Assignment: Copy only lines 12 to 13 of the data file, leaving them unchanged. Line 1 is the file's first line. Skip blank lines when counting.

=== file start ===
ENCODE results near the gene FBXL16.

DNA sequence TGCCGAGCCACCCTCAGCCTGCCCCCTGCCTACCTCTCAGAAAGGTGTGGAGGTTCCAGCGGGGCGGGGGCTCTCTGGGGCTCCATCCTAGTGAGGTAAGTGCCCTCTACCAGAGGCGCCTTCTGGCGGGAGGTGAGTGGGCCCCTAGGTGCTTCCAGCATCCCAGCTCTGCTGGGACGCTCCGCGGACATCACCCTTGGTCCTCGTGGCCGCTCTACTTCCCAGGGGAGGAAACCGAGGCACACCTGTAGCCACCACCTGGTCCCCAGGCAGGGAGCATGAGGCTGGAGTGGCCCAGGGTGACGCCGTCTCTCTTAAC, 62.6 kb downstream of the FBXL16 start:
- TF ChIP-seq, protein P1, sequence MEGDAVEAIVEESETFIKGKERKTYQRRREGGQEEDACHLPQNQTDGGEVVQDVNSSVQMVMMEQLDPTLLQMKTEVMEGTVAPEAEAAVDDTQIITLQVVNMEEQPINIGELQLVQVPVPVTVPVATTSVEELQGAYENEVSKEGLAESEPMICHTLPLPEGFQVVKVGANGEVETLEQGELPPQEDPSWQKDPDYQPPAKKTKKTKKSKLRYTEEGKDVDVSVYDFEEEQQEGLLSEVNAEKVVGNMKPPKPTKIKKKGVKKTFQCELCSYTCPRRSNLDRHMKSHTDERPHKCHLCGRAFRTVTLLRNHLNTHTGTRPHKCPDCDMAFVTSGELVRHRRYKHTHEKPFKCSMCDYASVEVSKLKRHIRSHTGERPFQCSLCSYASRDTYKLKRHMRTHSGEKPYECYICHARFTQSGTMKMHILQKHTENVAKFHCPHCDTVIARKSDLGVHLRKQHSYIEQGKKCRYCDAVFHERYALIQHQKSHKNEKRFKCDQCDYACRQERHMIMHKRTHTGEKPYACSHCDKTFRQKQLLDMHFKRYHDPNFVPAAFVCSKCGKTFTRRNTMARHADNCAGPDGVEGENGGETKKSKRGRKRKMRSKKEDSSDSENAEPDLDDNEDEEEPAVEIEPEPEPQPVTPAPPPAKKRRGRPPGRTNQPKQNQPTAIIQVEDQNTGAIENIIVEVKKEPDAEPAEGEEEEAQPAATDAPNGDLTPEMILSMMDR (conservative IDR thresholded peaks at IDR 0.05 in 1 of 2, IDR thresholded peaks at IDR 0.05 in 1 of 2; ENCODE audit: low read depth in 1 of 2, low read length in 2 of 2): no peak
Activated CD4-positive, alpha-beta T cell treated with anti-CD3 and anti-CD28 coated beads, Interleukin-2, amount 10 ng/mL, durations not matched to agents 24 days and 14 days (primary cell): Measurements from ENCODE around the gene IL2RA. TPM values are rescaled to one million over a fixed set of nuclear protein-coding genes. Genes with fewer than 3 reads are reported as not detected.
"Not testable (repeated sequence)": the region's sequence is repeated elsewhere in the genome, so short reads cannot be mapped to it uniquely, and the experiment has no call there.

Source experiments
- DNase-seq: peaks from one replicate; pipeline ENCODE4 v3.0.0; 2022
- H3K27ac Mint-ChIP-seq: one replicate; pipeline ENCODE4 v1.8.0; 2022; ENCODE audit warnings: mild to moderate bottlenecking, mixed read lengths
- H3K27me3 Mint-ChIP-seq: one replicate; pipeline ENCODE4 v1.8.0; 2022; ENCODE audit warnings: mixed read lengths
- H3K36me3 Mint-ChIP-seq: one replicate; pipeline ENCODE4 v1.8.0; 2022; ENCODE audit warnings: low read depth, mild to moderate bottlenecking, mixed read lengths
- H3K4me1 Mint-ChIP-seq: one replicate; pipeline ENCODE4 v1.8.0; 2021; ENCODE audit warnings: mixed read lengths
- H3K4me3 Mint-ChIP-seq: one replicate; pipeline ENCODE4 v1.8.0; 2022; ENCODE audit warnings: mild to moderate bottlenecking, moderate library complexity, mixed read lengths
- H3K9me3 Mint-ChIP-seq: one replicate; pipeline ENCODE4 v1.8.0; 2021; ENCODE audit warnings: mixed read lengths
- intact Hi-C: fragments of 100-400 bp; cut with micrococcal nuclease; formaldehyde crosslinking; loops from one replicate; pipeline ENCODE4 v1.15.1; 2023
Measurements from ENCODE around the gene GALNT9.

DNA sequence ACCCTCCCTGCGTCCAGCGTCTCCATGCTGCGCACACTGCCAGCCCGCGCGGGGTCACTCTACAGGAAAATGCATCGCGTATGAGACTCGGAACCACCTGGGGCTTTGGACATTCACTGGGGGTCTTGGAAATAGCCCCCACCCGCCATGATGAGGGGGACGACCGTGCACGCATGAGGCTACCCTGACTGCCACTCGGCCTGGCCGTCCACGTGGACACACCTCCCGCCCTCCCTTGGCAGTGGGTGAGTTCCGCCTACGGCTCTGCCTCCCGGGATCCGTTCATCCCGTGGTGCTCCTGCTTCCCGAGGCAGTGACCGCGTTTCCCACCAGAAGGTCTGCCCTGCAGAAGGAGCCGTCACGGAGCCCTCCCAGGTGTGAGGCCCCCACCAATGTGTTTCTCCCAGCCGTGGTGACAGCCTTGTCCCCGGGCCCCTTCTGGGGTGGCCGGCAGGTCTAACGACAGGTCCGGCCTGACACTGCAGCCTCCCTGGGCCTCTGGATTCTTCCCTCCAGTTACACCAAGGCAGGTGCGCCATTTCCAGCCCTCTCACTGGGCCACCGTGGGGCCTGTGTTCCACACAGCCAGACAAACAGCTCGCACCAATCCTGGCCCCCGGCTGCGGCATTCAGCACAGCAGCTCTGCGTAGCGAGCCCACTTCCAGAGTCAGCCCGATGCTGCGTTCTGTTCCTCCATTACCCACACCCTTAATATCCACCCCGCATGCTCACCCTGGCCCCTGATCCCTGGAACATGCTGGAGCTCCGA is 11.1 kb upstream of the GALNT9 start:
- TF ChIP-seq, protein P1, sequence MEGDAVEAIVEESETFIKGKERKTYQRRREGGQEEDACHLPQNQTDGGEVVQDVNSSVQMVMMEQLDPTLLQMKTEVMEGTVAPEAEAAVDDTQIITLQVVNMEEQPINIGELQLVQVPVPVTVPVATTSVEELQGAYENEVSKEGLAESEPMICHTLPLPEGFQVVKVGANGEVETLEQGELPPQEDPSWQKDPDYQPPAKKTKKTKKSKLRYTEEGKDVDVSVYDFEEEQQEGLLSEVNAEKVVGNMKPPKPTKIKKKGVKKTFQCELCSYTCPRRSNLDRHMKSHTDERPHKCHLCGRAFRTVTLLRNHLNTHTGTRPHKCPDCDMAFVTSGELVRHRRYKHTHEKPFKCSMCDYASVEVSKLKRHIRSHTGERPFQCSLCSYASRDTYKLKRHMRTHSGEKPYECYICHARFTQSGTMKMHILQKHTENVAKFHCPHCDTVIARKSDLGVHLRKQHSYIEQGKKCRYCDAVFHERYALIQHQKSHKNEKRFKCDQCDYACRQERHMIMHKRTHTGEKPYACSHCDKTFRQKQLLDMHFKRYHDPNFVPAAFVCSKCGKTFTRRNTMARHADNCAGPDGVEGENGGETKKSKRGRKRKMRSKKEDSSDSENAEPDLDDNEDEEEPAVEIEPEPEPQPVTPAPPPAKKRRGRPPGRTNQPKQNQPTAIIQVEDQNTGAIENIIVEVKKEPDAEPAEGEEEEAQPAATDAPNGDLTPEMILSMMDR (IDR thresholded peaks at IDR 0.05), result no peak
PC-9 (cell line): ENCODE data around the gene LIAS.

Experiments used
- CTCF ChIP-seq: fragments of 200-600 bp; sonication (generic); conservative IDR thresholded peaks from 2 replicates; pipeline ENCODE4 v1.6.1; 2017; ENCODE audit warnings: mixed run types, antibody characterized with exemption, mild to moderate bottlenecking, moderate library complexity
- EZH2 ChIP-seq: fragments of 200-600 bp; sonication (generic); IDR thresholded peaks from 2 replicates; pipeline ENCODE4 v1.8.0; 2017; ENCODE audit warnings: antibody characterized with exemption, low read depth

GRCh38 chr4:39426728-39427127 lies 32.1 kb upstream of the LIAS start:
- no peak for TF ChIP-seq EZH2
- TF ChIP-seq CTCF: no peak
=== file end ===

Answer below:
- H3K4me3 Mint-ChIP-seq: one replicate; pipeline ENCODE4 v1.8.0; 2022; ENCODE audit warnings: mild to moderate bottlenecking, moderate library complexity, mixed read lengths
- H3K9me3 Mint-ChIP-seq: one replicate; pipeline ENCODE4 v1.8.0; 2021; ENCODE audit warnings: mixed read lengths